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France: 2012 Finance Law Amendment

(July 13, 2012) On July 4, 2012, Pierre Moscovici, France's Minister of Economy, presented a revision of the 2012 Finance Law to the Council of Ministers. (Loi de finances rectificative pour 2012, Portail du Gouvernement (July 4, 2012).) The amended budget is designed to meet the promise of holding the budget deficit to 4.5% of the gross domestic product in 2012. The Minister announced €7.2 billion (about US$9 billion) in increased taxes, to be borne by large corporations and wealthy households. A freeze on government spending is expected to save €1.5 billion (about $1.8 billion). (Id.)

A recent report prepared by France's National Audit Court showed that to maintain a deficit of no more than 4.5%, France needed €6 to 10 billion (about US$7.5 to $12.5 billion) in tax revenues and spending cuts in 2012. In addition, €33 billion (about US $41.2 billion) in revenue or cuts will be needed in 2013 to bring the deficit to 3%, assuming that the economy grows at a rate of 1% in 2013. The auditors urged the government to cut spending rather than raise taxes, because they saw the latter as hurting economic growth. They also asked the government to prepare structural measures to curb inefficient public expenses. (Press Release, Situation and perspectives des finances publiques 2012 (July 2, 2012), Cour des Comptes website.)

Key measures proposed by the government include:

  • an extraordinary levy on the assets of individuals who hold more than €1.3 million (about US$1.62 million) in total assets, which is expected to bring in €2.3 billion (about $2.87 billion). Next year, the government is also expected to tax those with incomes of more than €1 million (about US$1.25 million) a year at a rate of 75%. The modalities of this new tax have not yet been determined, and efforts will be made to take into account the risk that companies may send their high-level management personnel out of France or change their legal seat;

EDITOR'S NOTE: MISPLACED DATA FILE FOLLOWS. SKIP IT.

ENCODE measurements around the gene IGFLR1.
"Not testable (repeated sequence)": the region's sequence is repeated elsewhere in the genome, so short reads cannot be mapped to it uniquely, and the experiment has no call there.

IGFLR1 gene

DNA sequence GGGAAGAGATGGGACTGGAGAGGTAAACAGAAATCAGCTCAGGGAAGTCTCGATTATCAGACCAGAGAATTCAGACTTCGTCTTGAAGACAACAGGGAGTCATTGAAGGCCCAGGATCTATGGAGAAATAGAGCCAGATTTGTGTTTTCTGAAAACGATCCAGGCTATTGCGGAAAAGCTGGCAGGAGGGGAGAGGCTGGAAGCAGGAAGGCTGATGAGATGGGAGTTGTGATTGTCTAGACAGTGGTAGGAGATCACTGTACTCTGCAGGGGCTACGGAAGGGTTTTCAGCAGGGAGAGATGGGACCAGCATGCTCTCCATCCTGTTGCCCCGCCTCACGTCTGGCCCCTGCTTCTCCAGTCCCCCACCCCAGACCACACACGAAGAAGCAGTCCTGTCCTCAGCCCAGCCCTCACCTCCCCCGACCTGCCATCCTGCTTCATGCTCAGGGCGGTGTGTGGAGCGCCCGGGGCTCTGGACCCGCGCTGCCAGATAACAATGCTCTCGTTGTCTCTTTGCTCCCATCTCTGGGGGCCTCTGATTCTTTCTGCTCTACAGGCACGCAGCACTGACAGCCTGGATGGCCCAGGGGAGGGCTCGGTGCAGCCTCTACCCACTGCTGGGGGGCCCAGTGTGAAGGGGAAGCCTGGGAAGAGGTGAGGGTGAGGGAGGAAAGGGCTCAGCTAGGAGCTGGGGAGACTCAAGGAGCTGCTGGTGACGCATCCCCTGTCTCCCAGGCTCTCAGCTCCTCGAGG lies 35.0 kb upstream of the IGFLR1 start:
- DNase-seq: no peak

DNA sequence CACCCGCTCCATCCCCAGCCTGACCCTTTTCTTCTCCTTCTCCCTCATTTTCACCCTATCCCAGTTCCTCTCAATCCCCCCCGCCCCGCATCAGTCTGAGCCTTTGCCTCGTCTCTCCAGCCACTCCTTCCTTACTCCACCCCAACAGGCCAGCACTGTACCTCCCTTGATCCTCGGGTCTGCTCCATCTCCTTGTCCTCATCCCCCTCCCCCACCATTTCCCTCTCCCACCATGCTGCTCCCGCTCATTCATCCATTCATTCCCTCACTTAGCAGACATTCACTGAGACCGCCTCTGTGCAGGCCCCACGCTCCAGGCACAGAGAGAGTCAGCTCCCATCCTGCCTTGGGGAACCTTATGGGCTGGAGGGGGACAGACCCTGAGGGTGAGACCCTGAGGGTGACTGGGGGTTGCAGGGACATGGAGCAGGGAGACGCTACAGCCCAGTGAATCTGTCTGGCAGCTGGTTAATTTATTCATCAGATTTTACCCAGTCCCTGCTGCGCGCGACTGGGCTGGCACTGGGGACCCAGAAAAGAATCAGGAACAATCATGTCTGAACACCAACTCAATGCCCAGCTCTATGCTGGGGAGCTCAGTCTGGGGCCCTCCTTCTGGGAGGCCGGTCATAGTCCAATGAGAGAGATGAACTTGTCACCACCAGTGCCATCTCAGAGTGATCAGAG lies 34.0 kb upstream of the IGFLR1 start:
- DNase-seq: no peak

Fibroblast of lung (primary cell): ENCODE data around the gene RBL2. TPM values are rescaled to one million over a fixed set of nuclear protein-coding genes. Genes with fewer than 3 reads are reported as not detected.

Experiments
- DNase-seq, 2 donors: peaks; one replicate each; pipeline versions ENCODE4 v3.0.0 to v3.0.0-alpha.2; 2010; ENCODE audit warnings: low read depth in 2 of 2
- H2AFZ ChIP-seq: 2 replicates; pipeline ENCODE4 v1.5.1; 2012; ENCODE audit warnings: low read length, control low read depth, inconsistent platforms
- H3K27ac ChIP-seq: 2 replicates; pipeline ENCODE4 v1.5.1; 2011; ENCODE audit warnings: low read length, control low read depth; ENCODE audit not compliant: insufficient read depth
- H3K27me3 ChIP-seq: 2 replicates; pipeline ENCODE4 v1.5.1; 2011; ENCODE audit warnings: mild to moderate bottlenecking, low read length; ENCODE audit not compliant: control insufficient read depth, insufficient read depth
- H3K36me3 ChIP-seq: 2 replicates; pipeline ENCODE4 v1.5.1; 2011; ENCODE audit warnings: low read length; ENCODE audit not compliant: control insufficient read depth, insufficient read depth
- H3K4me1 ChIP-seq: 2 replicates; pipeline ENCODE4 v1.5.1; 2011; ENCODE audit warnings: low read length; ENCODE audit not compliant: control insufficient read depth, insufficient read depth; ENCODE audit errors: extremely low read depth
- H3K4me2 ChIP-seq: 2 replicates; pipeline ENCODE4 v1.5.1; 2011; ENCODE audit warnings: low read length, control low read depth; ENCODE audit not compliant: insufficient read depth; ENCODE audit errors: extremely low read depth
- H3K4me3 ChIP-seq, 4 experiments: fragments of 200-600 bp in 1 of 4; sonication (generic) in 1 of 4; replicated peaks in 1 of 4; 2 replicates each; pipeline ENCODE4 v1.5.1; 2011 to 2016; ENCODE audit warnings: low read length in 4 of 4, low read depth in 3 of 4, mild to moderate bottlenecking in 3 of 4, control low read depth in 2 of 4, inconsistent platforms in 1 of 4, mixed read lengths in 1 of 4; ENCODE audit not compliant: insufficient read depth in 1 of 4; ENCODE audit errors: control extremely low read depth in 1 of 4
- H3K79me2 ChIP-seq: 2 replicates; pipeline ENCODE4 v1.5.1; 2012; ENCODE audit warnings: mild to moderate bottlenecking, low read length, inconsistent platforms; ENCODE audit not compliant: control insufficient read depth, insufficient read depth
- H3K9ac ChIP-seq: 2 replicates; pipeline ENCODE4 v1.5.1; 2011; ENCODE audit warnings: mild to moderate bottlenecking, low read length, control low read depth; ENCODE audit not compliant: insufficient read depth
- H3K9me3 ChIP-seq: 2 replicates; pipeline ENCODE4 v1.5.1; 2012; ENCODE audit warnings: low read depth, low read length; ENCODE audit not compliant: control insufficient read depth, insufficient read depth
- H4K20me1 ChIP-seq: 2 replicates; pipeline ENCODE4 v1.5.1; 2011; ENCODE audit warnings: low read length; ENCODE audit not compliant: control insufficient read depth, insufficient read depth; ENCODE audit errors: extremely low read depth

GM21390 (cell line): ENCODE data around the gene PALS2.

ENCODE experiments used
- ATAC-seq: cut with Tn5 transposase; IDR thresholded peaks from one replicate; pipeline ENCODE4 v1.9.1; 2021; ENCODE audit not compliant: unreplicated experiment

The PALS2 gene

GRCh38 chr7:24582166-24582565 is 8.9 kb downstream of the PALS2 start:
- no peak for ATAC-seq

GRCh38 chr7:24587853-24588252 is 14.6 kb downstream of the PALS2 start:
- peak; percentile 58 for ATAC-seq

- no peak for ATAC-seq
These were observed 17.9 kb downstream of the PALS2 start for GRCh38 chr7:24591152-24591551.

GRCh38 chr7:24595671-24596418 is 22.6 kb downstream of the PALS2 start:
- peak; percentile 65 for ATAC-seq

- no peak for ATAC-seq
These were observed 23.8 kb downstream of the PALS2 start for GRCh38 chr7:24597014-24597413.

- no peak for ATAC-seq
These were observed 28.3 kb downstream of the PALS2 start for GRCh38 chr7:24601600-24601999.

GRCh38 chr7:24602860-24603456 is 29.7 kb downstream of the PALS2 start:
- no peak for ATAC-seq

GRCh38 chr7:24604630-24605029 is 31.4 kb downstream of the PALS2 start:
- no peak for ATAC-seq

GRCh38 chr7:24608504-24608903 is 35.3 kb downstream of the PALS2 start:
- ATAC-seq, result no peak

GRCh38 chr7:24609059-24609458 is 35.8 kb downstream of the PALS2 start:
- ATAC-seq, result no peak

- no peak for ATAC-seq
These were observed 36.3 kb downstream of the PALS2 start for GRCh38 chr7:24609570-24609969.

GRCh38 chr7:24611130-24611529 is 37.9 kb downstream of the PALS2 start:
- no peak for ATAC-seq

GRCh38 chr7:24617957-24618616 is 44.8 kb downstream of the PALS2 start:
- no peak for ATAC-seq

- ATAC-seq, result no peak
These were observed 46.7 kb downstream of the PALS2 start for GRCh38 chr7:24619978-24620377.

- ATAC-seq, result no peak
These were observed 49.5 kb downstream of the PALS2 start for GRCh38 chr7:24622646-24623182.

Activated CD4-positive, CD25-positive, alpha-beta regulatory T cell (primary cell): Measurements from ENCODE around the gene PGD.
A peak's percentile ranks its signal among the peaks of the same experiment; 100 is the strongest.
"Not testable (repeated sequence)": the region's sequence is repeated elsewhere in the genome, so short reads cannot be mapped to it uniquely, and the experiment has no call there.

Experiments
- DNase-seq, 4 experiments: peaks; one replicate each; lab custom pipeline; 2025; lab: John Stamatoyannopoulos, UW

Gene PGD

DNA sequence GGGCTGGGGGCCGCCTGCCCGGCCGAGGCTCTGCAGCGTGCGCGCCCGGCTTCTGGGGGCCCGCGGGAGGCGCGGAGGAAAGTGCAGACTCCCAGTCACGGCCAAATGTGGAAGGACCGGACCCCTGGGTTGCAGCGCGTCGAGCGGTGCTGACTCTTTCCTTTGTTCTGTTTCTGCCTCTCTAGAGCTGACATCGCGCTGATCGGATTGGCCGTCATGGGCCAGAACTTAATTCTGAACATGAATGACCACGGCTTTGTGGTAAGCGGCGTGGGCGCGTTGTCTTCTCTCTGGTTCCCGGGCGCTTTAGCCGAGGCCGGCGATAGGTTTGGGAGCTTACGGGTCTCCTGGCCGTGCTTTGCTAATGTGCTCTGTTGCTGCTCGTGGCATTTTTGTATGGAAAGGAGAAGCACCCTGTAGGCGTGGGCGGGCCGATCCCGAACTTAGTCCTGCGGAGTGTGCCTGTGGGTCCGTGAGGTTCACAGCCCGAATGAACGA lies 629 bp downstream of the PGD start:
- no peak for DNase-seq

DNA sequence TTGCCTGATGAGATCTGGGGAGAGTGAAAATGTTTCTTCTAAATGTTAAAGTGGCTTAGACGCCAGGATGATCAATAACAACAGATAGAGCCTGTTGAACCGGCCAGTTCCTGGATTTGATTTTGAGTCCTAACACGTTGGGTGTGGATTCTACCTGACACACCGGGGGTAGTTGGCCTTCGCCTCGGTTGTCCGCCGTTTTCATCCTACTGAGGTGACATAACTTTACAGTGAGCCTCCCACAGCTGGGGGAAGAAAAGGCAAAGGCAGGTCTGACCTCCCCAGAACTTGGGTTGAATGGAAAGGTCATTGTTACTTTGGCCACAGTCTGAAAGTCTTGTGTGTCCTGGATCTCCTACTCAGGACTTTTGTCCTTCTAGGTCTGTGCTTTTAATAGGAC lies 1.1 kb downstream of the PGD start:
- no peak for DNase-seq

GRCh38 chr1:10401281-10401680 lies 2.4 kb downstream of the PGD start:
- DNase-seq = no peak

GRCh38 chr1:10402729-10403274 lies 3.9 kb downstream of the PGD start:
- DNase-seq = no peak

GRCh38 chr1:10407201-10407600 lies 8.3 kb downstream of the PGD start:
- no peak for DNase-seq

• a reduction of the personal allowance that applies to inheritances and gifts within direct lines of descent, from €159,325 (about US$199,000) to €100,000 (about US$125,000). This decrease would bring an additional revenue of €140 million (about $175 million) in 2012 and €1.2 billion (about $1.5 billion) in 2013;
  • an increase in the taxes on income from real estate owned by non-residents in France. Taxes on rentals would be raised from 20% to 35.5%, and capital gains tax on property would rise from 19% to 34.5%. In both cases, the increase of 15.5% has been labeled by the government a “social contribution.” This increase would add €50 million (about US$62.5 million) to France's revenues this year and €250 million (about US$312 millions) in 2013;
  • a one-time tax of 4% on oil inventories owned by oil companies, expected to raise €550 million (about US$688 million);
  • elimination of the tax exemptions on individual income tax and social security for overtime income, which had been created by former President Nicolas Sarkozy to raise take-home pay. This measure is expected to bring in €980 million in 2012 and €3 billion in 2013;
  • a new 3% tax to be paid by companies on dividends distributed to shareholders;
  • a doubling of the tax on financial transactions to 0.2%;
  • repeal of a law that as of October 2012 would have shifted 1.6% of labor charges onto the consumer through an increase in the sales tax (TVA, value-added tax);
  • the levy of an additional extraordinary contribution from large banks equal to the systematic risk tax for 2012;
  • limits on exemptions for employee saving schemes; and
  • advance payment of a 5% corporate tax for corporations having a turnover equal to or higher than €250 million (about US$312 million). (Loi de finances rectificative pour 2012, supra; Anne Eveno, 7,2 millards d'impôts supplémentaires en 2012, LE MONDE (July 4, 2012).)

These figures are based on the assumption that the economy will grow by 0.3% this year, 1.2% in 2013, and then by 2% each year thereafter. (Eveno, supra.)